Central Europe Review The International OSI Policy Fellowships (IPF) program
Vol 2, No 27
10 July 2000
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News from Montenegro News from Montenegro
All the important news
since 2 July 2000

Crna Gora Medija Klub and Pat FitzPatrick

Reaction to constitutional changes...

"With these latest constitutional changes, Belgrade has endangered the existence of the Federal Republic of Yugoslavia," said President Milo Đukanović in the wake of Belgrade's move to reduce Montenegro's position in the federation while allowing Yugslav President Slobodan Milošević to run for a second term in office.

"Montenegro will find an adequate mechanism to protect itself from constitutional violence and all other pressures," Đukanović was quoted by Vijesti as saying.

"Slobodan Milošević may have stronger support in some segments within Serbia, but he actually alienated Montenegro from Serbia more than ever," added Vice President Dragiša Buržan

While local authorities were particularly dismayed about the prospect of Milošević winning a second term as Yugoslav president, changes making the Yugoslav parliament's upper house directly elected - bypassing Montenegro in the process - sparked fears of a move toward a "unitary Serbia state," Podgorica media reported.

"The announced change of the federal constitution is a reason for additional political unease, because procedures for constitutional amendments have not only legal but also political elements," said Justice Minister Dragan Šoč.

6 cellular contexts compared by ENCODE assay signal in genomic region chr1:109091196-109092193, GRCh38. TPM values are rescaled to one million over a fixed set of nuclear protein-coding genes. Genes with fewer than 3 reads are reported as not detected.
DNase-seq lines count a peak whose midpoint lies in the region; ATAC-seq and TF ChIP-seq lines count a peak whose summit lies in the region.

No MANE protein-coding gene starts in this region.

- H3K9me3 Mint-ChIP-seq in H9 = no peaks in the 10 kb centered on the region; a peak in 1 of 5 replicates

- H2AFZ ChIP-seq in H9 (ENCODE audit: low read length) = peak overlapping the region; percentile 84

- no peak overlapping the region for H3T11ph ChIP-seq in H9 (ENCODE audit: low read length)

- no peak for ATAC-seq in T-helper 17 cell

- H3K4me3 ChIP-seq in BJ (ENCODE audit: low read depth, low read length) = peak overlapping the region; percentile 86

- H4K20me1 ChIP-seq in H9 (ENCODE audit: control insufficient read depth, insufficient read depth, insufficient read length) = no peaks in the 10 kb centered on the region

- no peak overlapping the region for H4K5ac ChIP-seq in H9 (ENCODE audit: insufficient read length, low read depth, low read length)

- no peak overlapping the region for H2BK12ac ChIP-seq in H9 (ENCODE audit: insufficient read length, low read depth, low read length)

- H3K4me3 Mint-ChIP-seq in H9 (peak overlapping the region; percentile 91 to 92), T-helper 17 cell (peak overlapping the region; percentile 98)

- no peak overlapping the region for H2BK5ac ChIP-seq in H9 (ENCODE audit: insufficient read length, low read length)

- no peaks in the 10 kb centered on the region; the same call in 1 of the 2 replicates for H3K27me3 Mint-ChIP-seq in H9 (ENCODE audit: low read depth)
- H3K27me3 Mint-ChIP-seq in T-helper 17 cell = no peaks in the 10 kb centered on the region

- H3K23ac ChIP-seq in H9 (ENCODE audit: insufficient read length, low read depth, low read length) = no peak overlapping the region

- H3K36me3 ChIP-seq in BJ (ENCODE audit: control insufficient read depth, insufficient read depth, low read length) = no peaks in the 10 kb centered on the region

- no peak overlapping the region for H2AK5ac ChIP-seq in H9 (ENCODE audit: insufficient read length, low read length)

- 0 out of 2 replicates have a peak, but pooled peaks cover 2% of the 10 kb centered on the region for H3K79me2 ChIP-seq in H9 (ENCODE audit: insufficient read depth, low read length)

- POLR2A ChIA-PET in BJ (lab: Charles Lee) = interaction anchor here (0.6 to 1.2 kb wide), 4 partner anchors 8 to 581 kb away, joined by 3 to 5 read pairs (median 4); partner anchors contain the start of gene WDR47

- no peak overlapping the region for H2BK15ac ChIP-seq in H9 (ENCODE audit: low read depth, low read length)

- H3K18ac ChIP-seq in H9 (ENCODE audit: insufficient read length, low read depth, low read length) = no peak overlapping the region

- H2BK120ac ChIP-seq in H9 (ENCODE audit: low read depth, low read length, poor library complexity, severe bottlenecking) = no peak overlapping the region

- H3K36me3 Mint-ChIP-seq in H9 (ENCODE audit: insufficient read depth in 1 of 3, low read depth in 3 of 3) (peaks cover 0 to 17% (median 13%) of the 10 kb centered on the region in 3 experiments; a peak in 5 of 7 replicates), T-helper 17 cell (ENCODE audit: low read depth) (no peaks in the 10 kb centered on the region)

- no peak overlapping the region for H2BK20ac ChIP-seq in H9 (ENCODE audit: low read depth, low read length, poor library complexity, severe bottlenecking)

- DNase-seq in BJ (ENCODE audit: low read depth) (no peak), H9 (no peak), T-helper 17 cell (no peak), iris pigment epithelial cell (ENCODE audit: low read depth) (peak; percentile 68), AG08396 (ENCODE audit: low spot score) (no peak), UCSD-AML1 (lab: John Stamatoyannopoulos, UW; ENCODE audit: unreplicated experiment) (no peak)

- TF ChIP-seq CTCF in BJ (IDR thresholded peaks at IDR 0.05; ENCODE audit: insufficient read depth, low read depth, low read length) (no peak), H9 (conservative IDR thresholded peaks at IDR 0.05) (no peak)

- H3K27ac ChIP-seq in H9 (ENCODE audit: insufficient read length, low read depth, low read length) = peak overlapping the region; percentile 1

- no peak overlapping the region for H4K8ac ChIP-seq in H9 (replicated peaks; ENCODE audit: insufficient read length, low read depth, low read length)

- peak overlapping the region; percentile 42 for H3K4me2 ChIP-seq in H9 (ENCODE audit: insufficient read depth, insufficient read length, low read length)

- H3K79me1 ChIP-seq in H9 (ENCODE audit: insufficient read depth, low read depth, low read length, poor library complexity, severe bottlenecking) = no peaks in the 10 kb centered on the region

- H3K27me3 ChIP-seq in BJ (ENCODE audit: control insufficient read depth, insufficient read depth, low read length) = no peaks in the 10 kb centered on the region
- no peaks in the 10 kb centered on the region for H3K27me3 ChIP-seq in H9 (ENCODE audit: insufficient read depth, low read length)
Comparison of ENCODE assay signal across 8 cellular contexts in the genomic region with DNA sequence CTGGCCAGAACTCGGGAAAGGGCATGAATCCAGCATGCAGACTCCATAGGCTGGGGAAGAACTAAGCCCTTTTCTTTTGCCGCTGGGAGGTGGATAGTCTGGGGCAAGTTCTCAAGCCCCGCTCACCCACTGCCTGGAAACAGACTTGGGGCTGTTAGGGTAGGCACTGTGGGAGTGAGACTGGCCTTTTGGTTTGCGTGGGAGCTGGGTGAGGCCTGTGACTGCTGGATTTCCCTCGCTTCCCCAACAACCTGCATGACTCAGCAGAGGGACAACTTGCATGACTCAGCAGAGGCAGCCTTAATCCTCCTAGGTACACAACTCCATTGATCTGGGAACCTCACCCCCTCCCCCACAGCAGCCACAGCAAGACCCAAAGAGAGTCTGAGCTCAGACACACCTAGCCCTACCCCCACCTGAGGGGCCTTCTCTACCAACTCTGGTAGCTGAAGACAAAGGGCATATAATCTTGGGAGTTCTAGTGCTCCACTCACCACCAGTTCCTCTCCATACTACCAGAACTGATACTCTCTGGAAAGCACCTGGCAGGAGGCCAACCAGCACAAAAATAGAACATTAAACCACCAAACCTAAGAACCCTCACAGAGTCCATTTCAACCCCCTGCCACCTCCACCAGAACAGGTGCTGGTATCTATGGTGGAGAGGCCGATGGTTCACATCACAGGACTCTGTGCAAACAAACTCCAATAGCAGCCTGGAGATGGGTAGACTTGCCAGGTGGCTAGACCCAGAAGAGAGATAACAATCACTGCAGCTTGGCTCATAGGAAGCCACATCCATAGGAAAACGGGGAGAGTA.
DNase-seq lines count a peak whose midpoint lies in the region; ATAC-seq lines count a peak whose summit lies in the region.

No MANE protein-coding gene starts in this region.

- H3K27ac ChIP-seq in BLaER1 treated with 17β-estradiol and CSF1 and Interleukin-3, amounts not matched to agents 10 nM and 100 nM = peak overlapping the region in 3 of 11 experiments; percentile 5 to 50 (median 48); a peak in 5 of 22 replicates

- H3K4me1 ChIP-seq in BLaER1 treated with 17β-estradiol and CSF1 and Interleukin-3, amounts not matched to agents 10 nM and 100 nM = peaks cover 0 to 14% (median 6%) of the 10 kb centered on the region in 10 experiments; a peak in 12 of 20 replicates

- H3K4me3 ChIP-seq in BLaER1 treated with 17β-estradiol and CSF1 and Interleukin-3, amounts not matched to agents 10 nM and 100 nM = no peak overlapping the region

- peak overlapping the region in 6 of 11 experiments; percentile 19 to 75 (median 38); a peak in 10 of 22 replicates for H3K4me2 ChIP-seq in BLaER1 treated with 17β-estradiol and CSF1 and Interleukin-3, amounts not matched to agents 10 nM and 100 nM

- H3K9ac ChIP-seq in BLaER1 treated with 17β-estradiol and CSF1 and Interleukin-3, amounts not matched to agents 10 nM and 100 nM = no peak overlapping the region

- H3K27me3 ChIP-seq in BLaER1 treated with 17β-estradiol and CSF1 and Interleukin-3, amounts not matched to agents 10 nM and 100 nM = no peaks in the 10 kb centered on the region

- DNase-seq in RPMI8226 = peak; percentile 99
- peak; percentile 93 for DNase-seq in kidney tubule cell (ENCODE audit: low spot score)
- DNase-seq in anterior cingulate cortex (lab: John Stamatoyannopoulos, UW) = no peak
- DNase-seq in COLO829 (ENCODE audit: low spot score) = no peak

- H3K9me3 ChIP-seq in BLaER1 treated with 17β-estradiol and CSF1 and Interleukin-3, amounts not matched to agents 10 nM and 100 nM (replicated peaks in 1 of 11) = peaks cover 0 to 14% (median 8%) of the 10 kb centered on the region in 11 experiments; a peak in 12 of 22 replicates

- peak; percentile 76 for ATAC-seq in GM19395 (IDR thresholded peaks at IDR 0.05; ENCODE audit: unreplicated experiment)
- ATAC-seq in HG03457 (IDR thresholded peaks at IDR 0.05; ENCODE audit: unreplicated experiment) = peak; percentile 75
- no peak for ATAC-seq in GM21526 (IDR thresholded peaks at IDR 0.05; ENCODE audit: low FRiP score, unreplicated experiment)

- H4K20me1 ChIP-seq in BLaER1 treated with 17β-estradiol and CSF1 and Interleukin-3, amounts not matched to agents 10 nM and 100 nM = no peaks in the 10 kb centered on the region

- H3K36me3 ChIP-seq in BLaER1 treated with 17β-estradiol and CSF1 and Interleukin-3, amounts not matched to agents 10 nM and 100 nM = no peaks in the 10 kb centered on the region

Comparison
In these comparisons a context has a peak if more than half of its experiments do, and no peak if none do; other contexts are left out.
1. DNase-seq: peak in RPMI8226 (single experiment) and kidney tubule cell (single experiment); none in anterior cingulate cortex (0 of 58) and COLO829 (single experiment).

"In a federation such as Yugoslavia, in order to change the Constitution, Montenegro must give its political approval. The fact that neither the Montenegrin government nor the parliament were informed about these changes show how the Belgrade regime views Montenegro."

Meanwhile, Social Democratic Party Vice President Miodrag Iličković said that the changes would spurr the republic's drive for independence forward.

"Relations between Serbia and Montenegro will certainly be radicalized," he said, adding that the republic must move quickly to seek final resolution of Montenegro's status within Yugoslavia. (See also this week's News from Serbia.)


...as army steps up pressure

Meanwhile, Vice President Dragiša Buržan said this week that the Yugoslav Army (VJ) is stepping-up pressure on Podgorica, claiming that the army is "preparing to defend Milošević's powerbase" and "wants to provoke a putsch in Montenegro."

Responding to a recent statement from the VJ General Staff condemning the Đukanović government, Burzan said it was "a threat of further destabilization of Montenegro and, if the VJ tries to impose Milošević's will, we will defend ourselves."